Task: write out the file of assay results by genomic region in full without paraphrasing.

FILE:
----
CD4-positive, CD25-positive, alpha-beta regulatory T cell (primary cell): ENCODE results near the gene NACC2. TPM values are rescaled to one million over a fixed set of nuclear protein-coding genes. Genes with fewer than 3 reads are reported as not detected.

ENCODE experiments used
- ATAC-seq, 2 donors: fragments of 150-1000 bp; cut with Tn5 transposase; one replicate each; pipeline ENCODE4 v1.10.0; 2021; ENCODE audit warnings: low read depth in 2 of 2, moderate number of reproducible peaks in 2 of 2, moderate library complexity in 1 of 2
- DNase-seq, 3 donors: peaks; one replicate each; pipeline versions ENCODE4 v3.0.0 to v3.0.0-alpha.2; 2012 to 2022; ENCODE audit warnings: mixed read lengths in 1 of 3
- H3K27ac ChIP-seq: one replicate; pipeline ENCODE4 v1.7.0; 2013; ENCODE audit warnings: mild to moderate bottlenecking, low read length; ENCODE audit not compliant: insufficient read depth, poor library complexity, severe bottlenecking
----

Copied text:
CD4-positive, CD25-positive, alpha-beta regulatory T cell (primary cell): ENCODE results near the gene NACC2. TPM values are rescaled to one million over a fixed set of nuclear protein-coding genes. Genes with fewer than 3 reads are reported as not detected.

ENCODE experiments used
- ATAC-seq, 2 donors: fragments of 150-1000 bp; cut with Tn5 transposase; one replicate each; pipeline ENCODE4 v1.10.0; 2021; ENCODE audit warnings: low read depth in 2 of 2, moderate number of reproducible peaks in 2 of 2, moderate library complexity in 1 of 2
- DNase-seq, 3 donors: peaks; one replicate each; pipeline versions ENCODE4 v3.0.0 to v3.0.0-alpha.2; 2012 to 2022; ENCODE audit warnings: mixed read lengths in 1 of 3
- H3K27ac ChIP-seq: one replicate; pipeline ENCODE4 v1.7.0; 2013; ENCODE audit warnings: mild to moderate bottlenecking, low read length; ENCODE audit not compliant: insufficient read depth, poor library complexity, severe bottlenecking